BHS Students Win National History Prize by “Solving the Enigma”

Three members of
Three members of BHS’s winning National History Prize team: Ronia Hurwitz, Nick Chapman and Maya Biswas (l-r)       Image (c) KSMcP, 2013 all rights reserved

By Kim Siebert MacPhail

It took nine months of don’t-even-ask-how-many-hours-a-week for five Bedford High School juniors to construct their award-winning website—but in the end, all the intensive work brought home the first prize in a national competition.

On the third day of school last September, Maya Biswas, Nicholas Chapman, Ronia Hurwitz, Lindsey Currier and Lexi Ugelow became a team and began to deliberate how to demonstrate this year’s National History Day theme “Turning Points in History.” The students—and their other BHS classmates—had five project formats to choose from:  exhibit, documentary, paper, performance or website.

“We chose a website because it was the most efficient,” said Maya Biswas. “We could all work on it separately. We had five people in our group and five is the maximum you can have.”

Ronia Hurwitz added, “We’re not theatrical, so no performance. Nick [Chapman] is really good with technology. When it came down to doing either a documentary or a website, Nick said he could do cooler stuff with the website—so that’s what we did.”

At first, the team delved into research to narrow down their subject, hitting plenty of dead ends before finally deciding on the enigma code as their focus. The team members worked individually to create webpages and then honed their own and each other’s work, improving the site through each step of the process—through the district competition, then the state, and finally the national level.

“It started out as straight research,” said Hurwitz. “We pretty much researched what we were interested in at first and it was different for each person and there wasn’t much overlapping. Once we came to really create ‘the argument,’ one teammate focused on the battles and World War II, and then each of us would shape it and attack a page and move it around.”

“The work was very scaffolded at school,” Biswas added. “There were dates when certain things needed to be done. . . . That definitely helped us. [The way we started in our group was that] one person would be an idea person and put everything down—not [necessarily] in an aesthetically pleasing way—and someone else would fix it, make it coherent, make it look better.”

“And then someone else would fix it again,” said Hurwitz.

“Sometimes we had to restrict ourselves from working on the project so we were able to do well in the rest of our classes,” said Biswas, with Hurwitz and Chapman in agreement.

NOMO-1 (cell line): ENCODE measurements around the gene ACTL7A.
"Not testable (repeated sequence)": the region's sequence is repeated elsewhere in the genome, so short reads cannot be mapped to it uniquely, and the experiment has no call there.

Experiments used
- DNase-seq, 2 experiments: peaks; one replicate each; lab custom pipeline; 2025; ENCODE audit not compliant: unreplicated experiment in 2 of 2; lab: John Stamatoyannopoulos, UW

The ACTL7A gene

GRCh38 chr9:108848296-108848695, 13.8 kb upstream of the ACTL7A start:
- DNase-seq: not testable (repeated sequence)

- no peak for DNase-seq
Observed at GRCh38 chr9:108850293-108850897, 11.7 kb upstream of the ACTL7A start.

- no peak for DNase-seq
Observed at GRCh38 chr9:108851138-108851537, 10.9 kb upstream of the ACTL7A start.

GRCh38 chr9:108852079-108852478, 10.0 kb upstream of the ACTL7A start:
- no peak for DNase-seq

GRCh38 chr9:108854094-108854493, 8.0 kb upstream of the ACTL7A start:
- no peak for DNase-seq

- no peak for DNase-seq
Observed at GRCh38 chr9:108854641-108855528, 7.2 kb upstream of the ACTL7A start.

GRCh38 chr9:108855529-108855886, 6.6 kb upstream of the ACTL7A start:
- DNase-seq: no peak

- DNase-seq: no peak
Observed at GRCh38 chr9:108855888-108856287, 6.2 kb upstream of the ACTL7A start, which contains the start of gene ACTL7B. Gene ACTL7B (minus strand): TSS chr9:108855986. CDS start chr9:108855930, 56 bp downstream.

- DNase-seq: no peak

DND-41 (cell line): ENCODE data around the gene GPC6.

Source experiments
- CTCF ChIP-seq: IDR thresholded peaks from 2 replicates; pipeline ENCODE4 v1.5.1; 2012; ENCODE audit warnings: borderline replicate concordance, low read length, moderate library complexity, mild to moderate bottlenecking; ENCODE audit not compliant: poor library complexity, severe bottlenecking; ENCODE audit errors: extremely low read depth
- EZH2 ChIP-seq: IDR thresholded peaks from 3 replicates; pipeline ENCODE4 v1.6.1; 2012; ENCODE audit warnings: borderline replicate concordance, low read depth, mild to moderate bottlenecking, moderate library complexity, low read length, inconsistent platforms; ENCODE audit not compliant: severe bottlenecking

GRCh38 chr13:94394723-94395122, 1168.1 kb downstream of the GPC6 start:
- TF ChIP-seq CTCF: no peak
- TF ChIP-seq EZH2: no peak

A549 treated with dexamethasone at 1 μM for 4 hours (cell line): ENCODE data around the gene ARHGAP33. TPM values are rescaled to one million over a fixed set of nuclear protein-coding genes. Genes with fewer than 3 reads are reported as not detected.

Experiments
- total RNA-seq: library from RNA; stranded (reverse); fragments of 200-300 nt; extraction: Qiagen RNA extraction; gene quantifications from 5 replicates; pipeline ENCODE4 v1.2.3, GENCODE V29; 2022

With sports activities, work, and other academic assignments, the team was able to get together in one place only occasionally when they needed to make major decisions. Generally, each member worked individually and the team interacted by phone or text, through reviewing each other’s work and—once or twice—via platforms like Google Docs.

“I just remember the weekends. It was like, we have a meeting on Saturday? Well, I have an eight page paper due on Monday that I haven’t started yet but I guess we can meet,” said Chapman, as his teammates laughed.

Besides acquiring research skills and lessons in time management, another big challenge was figuring out creative ways of limiting the number of words to 1,200 for the entire project, as required.

“We fit nine months of research into 1,200 words,” Hurwitz said. “1,200 words is nothing. You cut the corners with quotes and you cut the corners with videos and pictures—but at the end of the day, it’s 1,200 words. Learning to be concise—saying, for example, “World War II” instead of “The Second World War”—you cut the ‘the’s’ and the ‘that’s’ and the little tiny words. That’s also important [when] writing a 500 word college essay.”

“You don’t think you’re being flowery or saying too much and then you see you have 4,000 words,” continued Chapman. “So you go through and start hacking it all down.”

“It’s how you learn to use good, descriptive words without using five weaker words,” agreed Biswas.

“That’s the thing,” said Chapman. “You’ve got a paragraph, it’s only 200 words and you have to ask, “Is this really a sixth of our argument?’ No, it’s maybe a hundredth— so you give it 12 words.”

“In order to keep something, you really have to make the argument [to the other team members] to keep it,” said Hurwitz. “After ‘districts’, we decided to cut between one third and two thirds of our argument. Arguing about what to keep and what to get rid of made [the product] better.”

When asked if they had fun doing the project, the students said that they enjoyed going to the Washington area for the national competition and that they definitely got a lot out of working on such a long-term, all-consuming group effort.

“We started this project on the third day of school and ended on the second-to-last day of school,” said Chapman. “Of the entire year, we didn’t work on it for three whole days.”

“It’s the biggest thing all of high school, safe to say,” concluded Hurwitz.

To see the first place award winning website, visit:

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June 29, 2013 9:44 am

What a fine result, linking technology, history, and human affairs. I am totally impressed.

June 28, 2013 9:35 pm

Wow! The best website in the nation came from our little town! You have represented us so well! Kudos to each of you, champions!
And kudos to our top-notch history department as well!

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